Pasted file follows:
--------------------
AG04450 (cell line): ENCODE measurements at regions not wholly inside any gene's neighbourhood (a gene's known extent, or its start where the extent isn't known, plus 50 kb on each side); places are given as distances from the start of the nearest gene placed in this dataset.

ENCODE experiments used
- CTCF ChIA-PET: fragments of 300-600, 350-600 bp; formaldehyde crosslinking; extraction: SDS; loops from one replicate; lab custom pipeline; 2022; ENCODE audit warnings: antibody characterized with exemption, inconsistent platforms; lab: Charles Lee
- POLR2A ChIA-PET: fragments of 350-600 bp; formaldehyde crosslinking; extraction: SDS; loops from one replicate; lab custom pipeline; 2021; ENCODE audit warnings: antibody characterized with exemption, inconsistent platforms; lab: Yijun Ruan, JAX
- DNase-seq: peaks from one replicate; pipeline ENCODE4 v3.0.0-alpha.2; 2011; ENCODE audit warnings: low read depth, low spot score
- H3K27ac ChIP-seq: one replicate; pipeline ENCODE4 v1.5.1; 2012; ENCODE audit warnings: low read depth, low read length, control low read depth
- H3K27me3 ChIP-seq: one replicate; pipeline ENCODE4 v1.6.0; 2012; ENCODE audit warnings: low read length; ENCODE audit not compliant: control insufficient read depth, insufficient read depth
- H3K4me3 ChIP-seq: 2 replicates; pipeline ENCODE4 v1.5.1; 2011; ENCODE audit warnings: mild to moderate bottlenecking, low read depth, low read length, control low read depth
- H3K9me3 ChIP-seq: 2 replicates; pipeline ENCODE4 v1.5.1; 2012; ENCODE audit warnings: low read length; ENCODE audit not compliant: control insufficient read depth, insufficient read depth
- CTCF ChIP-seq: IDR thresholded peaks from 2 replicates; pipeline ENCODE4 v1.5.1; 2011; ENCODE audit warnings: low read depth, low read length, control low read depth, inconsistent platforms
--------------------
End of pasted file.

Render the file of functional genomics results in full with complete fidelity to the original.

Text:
AG04450 (cell line): ENCODE measurements at regions not wholly inside any gene's neighbourhood (a gene's known extent, or its start where the extent isn't known, plus 50 kb on each side); places are given as distances from the start of the nearest gene placed in this dataset.

ENCODE experiments used
- CTCF ChIA-PET: fragments of 300-600, 350-600 bp; formaldehyde crosslinking; extraction: SDS; loops from one replicate; lab custom pipeline; 2022; ENCODE audit warnings: antibody characterized with exemption, inconsistent platforms; lab: Charles Lee
- POLR2A ChIA-PET: fragments of 350-600 bp; formaldehyde crosslinking; extraction: SDS; loops from one replicate; lab custom pipeline; 2021; ENCODE audit warnings: antibody characterized with exemption, inconsistent platforms; lab: Yijun Ruan, JAX
- DNase-seq: peaks from one replicate; pipeline ENCODE4 v3.0.0-alpha.2; 2011; ENCODE audit warnings: low read depth, low spot score
- H3K27ac ChIP-seq: one replicate; pipeline ENCODE4 v1.5.1; 2012; ENCODE audit warnings: low read depth, low read length, control low read depth
- H3K27me3 ChIP-seq: one replicate; pipeline ENCODE4 v1.6.0; 2012; ENCODE audit warnings: low read length; ENCODE audit not compliant: control insufficient read depth, insufficient read depth
- H3K4me3 ChIP-seq: 2 replicates; pipeline ENCODE4 v1.5.1; 2011; ENCODE audit warnings: mild to moderate bottlenecking, low read depth, low read length, control low read depth
- H3K9me3 ChIP-seq: 2 replicates; pipeline ENCODE4 v1.5.1; 2012; ENCODE audit warnings: low read length; ENCODE audit not compliant: control insufficient read depth, insufficient read depth
- CTCF ChIP-seq: IDR thresholded peaks from 2 replicates; pipeline ENCODE4 v1.5.1; 2011; ENCODE audit warnings: low read depth, low read length, control low read depth, inconsistent platforms